Our Ada is two! Two means lots of new words and new charm and new willpower, as everyone who’s had a two-year-old could certainly have told me. Two is for somersaults. Two is for near-perfect sentences: “I find purple shell for you, Granny!” Two is for swinging on the big-girl swing that Granddaddy erected on the lawn and holding tightly so you don’t fall down. Two is for “NO!” and “MINE!” Two is for “Ada Lillian do it SELF.” Two is for singing songs. Two is for imaginary cooking and imaginary napping. Two is for running and jumping and throwing sticks in the pond and wiggling your brother’s tiny toes and brushing your teeth with toothpaste: “Eat it? Noooo! Rub teeth. Spit sink!” So many things to practice. So many things to try.

We visited my friend Elsa’s horses. The mustang colt was especially friendly. Ada was unafraid and is still talking about the experience: “Baby horse… tickle you bottom… wiv… whiskers!” The cherries from Elsa’s orchard rank equally high in her memory, it must be said. Later we watched some Olympic dressage; Ada clapped for the dancing horses and fed them peas through the television.

The beach. Our beaches are rocky, not sandy, and there seems to be a general compulsion in small children to send all the pebbles back into the sea. My mother coached Ada on her throwing technique so fewer of them would fly off at surprising angles. My girl waded happily into the frigid water and didn’t mind when her clothes got wet. I think I can safely bet it was the first time anyone ever danced the hula hop in the Salish Sea.

Swimming in the lake with the fish who investigated Mama’s bare toes. To hear Ada tell it, sitting on a towel and eating puffs afterward was just as rewarding. (Do you spot a theme emerging?)

Visiting — all too briefly — with our New York family, who made the arduous flight out with their own two-year-old. The little girls played duets on the piano, alternately shared and argued over toys, and kept the house bright with noise and action. Alas, they didn’t alter each other’s habits for the better in the realms of napping, bathing, eating, or going to sleep at night.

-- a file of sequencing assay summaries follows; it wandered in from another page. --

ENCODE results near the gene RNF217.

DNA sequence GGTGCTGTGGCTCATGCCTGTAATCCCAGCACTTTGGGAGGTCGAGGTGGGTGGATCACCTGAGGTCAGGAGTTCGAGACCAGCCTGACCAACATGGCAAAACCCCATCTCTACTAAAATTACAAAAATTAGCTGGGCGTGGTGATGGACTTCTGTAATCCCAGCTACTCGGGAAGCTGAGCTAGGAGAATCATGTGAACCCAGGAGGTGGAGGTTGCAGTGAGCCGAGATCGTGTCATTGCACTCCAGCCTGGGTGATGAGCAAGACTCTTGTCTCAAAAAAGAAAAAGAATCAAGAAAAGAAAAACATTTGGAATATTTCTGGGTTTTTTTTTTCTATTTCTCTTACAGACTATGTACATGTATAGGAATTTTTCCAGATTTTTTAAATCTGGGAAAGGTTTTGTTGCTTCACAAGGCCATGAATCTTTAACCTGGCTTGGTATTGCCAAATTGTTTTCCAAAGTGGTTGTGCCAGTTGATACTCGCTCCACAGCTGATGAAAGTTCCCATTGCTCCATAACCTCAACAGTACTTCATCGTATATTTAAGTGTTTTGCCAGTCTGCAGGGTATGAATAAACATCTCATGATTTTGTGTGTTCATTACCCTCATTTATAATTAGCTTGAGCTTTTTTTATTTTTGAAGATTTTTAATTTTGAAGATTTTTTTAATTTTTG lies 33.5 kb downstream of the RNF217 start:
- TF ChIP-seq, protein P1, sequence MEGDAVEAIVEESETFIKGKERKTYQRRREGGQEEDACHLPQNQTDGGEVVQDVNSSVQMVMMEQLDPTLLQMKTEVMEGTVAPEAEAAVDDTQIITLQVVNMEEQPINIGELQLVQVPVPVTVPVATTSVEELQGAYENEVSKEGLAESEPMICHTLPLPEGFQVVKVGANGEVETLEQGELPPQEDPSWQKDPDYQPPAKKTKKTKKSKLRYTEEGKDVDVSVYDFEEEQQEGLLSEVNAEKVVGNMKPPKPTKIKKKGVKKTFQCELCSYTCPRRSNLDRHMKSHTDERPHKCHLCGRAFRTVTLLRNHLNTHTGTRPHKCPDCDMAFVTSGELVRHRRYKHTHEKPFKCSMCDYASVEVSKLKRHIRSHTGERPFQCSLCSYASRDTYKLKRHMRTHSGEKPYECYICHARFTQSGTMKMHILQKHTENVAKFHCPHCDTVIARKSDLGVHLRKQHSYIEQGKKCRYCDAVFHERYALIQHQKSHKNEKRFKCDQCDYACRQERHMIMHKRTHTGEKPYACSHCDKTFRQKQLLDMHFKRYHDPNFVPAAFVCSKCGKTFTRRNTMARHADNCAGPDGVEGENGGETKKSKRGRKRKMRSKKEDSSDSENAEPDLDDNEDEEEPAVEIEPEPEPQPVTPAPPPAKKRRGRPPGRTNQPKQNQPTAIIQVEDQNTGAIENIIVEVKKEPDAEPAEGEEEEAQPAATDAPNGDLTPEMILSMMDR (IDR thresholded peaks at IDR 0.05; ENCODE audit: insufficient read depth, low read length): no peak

Trips to the farmers’ market for raspberries, tomatoes, snap peas, and pizza, plus music and dancing. A friend told me she’d overheard some tourists asking whether the market was real, apparently thinking it was too folksy to be authentic. Five-week-old Jolly was mistaken for a four-month-old.

Evenings of good food and good chat in the tiny cabin of a friend who’s building a straw bale house, catching up with dear people I see too seldom now.

An expedition to the tank at the marine labs, where Ada got to roll up her sleeves and touch the sea stars and urchins. Our friend Aimee gave her a plum afterward, so you can guess how the narration goes.

A new haircut for Mama.

Many pairs of loving hands to bounce and cradle the baby, who gave me his first smiles on my birthday and will now grin and coo irresistibly at anyone who wants to tell him how handsome he is.

So life is sweet here — not without its maddening moments when I turn to Mr. G and mime a Munch-ish scream over our daughter’s head, but as a sage mother of four grown children pointed out to me, if they were perfectly compliant all the time they’d be bland, and who wants to raise bland people?

Next up: Sewing! With pictures and everything! And then knitting. For real this time.